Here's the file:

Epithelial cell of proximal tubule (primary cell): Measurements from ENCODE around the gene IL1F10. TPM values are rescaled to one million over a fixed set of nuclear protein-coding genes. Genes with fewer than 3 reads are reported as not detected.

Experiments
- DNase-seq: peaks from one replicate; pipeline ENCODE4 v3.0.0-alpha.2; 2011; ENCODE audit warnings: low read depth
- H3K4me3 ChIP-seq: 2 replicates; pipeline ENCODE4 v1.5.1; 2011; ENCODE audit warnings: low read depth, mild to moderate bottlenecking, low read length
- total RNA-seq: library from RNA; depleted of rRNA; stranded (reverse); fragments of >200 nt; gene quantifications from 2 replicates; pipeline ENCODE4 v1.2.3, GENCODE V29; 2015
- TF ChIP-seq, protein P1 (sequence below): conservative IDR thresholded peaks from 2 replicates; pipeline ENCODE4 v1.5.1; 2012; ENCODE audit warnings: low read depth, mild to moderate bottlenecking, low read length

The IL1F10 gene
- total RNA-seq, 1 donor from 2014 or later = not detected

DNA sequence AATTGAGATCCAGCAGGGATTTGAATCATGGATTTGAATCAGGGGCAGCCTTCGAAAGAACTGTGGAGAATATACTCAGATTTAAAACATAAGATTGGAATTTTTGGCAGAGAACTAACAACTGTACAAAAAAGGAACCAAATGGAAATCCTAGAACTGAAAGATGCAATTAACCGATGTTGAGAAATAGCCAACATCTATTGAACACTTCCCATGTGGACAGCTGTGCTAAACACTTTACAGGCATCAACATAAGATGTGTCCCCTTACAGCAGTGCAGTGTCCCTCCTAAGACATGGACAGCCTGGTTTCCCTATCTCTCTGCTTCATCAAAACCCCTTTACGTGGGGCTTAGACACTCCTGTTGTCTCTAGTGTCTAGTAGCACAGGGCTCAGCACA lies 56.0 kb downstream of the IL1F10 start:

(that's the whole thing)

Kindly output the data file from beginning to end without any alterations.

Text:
Epithelial cell of proximal tubule (primary cell): Measurements from ENCODE around the gene IL1F10. TPM values are rescaled to one million over a fixed set of nuclear protein-coding genes. Genes with fewer than 3 reads are reported as not detected.

Experiments
- DNase-seq: peaks from one replicate; pipeline ENCODE4 v3.0.0-alpha.2; 2011; ENCODE audit warnings: low read depth
- H3K4me3 ChIP-seq: 2 replicates; pipeline ENCODE4 v1.5.1; 2011; ENCODE audit warnings: low read depth, mild to moderate bottlenecking, low read length
- total RNA-seq: library from RNA; depleted of rRNA; stranded (reverse); fragments of >200 nt; gene quantifications from 2 replicates; pipeline ENCODE4 v1.2.3, GENCODE V29; 2015
- TF ChIP-seq, protein P1 (sequence below): conservative IDR thresholded peaks from 2 replicates; pipeline ENCODE4 v1.5.1; 2012; ENCODE audit warnings: low read depth, mild to moderate bottlenecking, low read length

The IL1F10 gene
- total RNA-seq, 1 donor from 2014 or later = not detected

DNA sequence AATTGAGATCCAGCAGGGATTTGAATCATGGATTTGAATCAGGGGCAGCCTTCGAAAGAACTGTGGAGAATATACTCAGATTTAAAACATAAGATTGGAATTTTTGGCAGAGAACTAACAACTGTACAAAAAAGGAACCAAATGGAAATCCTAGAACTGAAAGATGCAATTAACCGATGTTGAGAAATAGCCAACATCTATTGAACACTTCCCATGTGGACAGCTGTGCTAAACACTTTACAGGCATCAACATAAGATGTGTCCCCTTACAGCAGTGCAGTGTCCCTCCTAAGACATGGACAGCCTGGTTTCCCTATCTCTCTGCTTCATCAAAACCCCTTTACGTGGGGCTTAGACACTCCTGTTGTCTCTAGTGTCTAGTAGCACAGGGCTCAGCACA lies 56.0 kb downstream of the IL1F10 start: